The degree to which one obeys Ma’at will determine the karmic consequences weighing on the heart of the individual. The heart could only be rewarded for it’s devotion to Ma’at if it embodied the light, not only in it’s weightlessness but in it’s luminosity to see the truth of proper action.
The ancient Egyptians used these myths and analogies to depict that each of these archetypes exist within us and the symbology of them is meant to remind us of their presence in our daily lives. They are moral, orderly, and divine symbolic analogies, an expression of consciousness, not to be taken as physical Gods.
They represent the pillars of duality: the light and darkness within ourselves that we must reconcile in order to make proper actions. The dark elements help us understand our fears and desires, and with this understanding we cycle back into the light of wisdom. They are Gods within us that influence our actions. Without balance the light and darkness are continually at war, battling for dominance over our behavior. To try and extinguish the darkness would only cause Set to resist with war. Negotiation was the only way because complete annihilation of the darker elements within was beyond our mortal capabilities.
Beyond our inner universe and the grounded earth, Isfet was the chaos of the heavens that threatened the stability of the heavens, which is the absence of light, absence of order, injustice, chaos, violence, and evil all of which threatened to trickle down into the earthly plane of form which interacts with the inner world of the Pharoah and his people.
On all levels of reality, this balancing cycle of order and harmony must be upheld to maintain the structure above and below. If the balance of Ma’at was not maintained, the ignorance of order will manifest as Isfet, which is chaos in the heavens, chaos in Apep who will disrupt the earthly realm, and chaos within Set, who will effect the Pharoahs and citizens from within. Isfet is more of an abstract concept with no known God attached to it to give it’s understanding a more relatable nature. It is seen more as the absence of structure and balance which means that there is more responsibility on the part of Ma’at to maintain structure, rather than to blame external circumstances. It was pretty much all on Ma’at to balance the heavens.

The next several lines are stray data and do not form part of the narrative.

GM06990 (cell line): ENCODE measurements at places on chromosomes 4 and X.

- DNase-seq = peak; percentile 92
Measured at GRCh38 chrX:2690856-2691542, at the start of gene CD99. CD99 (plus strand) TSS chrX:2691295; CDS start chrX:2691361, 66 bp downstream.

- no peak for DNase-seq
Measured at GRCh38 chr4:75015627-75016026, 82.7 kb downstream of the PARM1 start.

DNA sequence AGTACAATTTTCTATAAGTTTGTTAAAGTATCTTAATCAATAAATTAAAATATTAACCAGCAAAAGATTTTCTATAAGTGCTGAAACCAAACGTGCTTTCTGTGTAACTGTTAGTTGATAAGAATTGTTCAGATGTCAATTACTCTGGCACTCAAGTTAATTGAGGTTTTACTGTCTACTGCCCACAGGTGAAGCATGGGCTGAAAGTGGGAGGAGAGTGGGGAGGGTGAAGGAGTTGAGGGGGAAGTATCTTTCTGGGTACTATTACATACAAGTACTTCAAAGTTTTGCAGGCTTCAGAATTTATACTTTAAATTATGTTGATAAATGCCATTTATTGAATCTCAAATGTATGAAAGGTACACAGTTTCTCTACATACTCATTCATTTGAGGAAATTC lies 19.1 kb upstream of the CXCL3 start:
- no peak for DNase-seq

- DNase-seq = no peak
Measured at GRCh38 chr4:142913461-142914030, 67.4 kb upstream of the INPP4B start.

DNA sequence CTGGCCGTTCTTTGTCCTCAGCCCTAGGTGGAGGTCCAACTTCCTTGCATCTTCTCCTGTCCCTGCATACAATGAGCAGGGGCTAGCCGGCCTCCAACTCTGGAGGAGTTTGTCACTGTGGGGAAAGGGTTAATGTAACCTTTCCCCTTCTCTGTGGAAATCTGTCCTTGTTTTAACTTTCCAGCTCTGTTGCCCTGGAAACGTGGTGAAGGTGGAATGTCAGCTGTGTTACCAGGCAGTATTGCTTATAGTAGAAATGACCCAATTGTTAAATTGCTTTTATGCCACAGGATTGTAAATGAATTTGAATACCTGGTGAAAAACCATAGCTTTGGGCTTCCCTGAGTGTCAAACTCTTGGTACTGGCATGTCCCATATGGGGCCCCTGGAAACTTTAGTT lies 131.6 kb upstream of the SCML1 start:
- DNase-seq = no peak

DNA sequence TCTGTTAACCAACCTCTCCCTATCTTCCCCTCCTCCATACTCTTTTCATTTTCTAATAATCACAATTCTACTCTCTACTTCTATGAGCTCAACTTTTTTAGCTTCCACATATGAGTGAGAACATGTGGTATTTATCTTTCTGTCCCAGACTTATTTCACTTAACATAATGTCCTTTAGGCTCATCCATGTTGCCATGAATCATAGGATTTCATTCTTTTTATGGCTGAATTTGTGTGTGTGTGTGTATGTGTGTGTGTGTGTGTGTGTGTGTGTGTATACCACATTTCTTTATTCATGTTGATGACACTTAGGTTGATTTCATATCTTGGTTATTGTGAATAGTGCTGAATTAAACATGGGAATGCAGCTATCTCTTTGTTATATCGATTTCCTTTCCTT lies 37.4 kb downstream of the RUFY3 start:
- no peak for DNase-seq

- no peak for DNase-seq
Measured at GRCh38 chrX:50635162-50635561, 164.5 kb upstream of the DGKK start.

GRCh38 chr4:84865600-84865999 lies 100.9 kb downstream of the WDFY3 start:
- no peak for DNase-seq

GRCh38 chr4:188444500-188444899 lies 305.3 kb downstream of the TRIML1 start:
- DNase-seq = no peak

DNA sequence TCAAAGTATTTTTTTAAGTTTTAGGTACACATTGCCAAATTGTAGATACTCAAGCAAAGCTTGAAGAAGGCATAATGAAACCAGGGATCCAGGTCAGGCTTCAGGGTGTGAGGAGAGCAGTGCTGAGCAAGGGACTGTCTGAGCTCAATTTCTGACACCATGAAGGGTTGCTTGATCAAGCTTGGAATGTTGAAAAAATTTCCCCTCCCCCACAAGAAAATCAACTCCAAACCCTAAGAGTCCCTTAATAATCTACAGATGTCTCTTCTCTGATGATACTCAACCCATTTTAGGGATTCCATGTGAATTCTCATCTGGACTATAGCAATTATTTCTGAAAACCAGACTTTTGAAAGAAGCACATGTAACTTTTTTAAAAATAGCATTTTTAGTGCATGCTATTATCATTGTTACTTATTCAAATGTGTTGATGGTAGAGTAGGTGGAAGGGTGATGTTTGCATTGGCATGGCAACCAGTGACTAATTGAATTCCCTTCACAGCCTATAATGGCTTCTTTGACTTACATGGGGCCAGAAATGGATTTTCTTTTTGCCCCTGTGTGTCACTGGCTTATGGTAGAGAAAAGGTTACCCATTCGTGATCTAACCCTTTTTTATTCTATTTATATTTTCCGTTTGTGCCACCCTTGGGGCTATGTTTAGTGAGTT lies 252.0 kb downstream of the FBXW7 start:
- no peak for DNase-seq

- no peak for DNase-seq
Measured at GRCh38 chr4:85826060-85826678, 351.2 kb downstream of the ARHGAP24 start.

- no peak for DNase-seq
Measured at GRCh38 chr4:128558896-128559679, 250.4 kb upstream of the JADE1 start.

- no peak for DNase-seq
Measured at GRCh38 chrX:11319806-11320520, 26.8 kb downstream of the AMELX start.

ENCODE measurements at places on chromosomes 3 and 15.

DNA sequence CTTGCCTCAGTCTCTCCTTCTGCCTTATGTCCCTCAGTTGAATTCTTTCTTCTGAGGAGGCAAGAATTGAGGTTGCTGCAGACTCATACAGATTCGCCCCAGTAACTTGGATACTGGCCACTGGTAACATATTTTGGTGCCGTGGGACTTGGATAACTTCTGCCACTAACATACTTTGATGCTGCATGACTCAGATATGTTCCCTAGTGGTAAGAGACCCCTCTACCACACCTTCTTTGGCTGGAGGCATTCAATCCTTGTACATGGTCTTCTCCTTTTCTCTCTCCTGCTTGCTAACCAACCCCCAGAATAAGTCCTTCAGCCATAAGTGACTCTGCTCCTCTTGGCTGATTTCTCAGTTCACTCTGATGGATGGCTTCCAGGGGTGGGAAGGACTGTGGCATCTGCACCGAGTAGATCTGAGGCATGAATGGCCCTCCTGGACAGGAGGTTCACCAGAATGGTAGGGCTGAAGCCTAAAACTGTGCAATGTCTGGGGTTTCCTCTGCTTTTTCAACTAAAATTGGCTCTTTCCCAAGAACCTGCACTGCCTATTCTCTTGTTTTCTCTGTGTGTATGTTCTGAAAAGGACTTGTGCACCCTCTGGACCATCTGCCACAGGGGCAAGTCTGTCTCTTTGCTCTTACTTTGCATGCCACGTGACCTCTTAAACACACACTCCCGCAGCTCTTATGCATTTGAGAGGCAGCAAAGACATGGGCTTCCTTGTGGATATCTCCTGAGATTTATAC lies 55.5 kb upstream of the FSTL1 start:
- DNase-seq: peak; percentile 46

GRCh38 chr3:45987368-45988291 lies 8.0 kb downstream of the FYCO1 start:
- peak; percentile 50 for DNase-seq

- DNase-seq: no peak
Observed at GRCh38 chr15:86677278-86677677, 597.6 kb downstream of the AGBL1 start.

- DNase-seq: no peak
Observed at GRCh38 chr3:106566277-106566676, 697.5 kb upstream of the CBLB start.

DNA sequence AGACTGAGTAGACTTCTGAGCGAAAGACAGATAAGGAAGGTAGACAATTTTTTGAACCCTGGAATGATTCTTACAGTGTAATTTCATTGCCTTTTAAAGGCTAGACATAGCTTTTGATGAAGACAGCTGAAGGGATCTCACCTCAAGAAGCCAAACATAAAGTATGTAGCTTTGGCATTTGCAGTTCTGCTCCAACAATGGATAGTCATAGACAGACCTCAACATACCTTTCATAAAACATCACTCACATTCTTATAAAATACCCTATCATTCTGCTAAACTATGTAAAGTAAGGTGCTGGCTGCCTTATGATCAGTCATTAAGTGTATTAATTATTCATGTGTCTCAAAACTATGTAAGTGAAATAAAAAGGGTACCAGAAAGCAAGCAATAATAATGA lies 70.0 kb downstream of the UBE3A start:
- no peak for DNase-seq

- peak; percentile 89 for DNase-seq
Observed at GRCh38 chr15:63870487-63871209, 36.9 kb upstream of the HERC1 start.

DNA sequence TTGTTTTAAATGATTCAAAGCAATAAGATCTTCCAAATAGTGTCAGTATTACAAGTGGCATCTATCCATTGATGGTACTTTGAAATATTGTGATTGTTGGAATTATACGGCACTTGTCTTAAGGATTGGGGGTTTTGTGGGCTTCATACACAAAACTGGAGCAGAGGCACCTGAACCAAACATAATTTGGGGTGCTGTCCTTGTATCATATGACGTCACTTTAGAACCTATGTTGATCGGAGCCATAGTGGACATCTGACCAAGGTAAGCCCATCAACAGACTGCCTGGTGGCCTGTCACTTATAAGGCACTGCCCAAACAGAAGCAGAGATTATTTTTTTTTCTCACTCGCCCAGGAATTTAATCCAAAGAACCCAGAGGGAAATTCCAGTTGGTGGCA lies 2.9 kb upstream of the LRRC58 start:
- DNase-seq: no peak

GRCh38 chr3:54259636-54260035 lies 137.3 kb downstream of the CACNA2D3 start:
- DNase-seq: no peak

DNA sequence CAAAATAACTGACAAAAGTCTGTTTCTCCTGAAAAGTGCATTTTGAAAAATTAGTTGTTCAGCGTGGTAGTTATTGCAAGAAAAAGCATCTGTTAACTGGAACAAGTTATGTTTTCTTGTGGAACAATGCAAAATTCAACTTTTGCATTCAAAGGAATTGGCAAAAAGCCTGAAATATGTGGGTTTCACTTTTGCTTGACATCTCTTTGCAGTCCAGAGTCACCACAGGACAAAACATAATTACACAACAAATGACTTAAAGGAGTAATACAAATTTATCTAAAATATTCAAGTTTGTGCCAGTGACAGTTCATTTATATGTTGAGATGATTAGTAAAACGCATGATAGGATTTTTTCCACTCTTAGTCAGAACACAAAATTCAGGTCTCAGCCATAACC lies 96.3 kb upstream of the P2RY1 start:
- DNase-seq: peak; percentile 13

Set’s chaotic and war like qualities were reconciled to fight chaos outside of his temple. The Pharoah would fight manifestations of Apep through the actions of Horus, the emotions of Set, and the Instruction of Ma’at. as long as he was balanced with Horus, Isfet would not destroy their temple. The destructive force of Set was still useful when fighting an enemy of Ma’at(Apep who threatens stability with acts of isfet). Whereas in the heavens, Ma’at was threatened by the absence of responsibility if she did not maintain order, not an opposing deity who continually aspired to disrupt her. Lack of order in the heavens would cause a lack of order on the earth plane, causing irritability within Apep and Set.
Polarity and balance are the main concepts to understand in the Egyptian myths shared in this article. The Creator God Osiris gives man free choice to govern his actions, as both light and dark are his children, Horus and Set. In religion, dualism means the belief in two supreme opposed powers: Gods, or sets of divine or demonic beings, that influence the world which has had an important presence in the history of thought and religion.
Dualism can also denote a co-eternal binary opposition to indicate a system which contains two essential parts. Moral dualism is the belief of the great complement or conflict between the benevolent and the malevolent. It simply implies that there are two moral opposites at work. Some of these dualities imply harmony in which one balances the other, such as yin and yang, while other forms of duality imply rivalry and opposition, such as good and evil.
The process of reconciling between these two opposites will resurface throughout this series. It is important to have a foundational understanding and acceptance of the duality that exist within and outside of man in order to grasp the more detailed concepts of future teachings. In this case we talked about light and darkness as it relates to Horus and Set, brothers of the same father, one representing good, the other representing bad. It is only when we balance these two that we can become stable from within. This is not to say that darkness can have equal control over us. To balance the dark is to bring it into the light of consciousness so that it no longer controls you. The sight and understanding of that darkness will reduce it’s influence that threatens Ma’at’s inner and environmental stability. As we build our temple from within we must be aware of Horus and Set on either sides of our temple.
In the next chapter we will continue with ancient Egyptian mythology and dive into the Hermetic principles of ancient Egypt.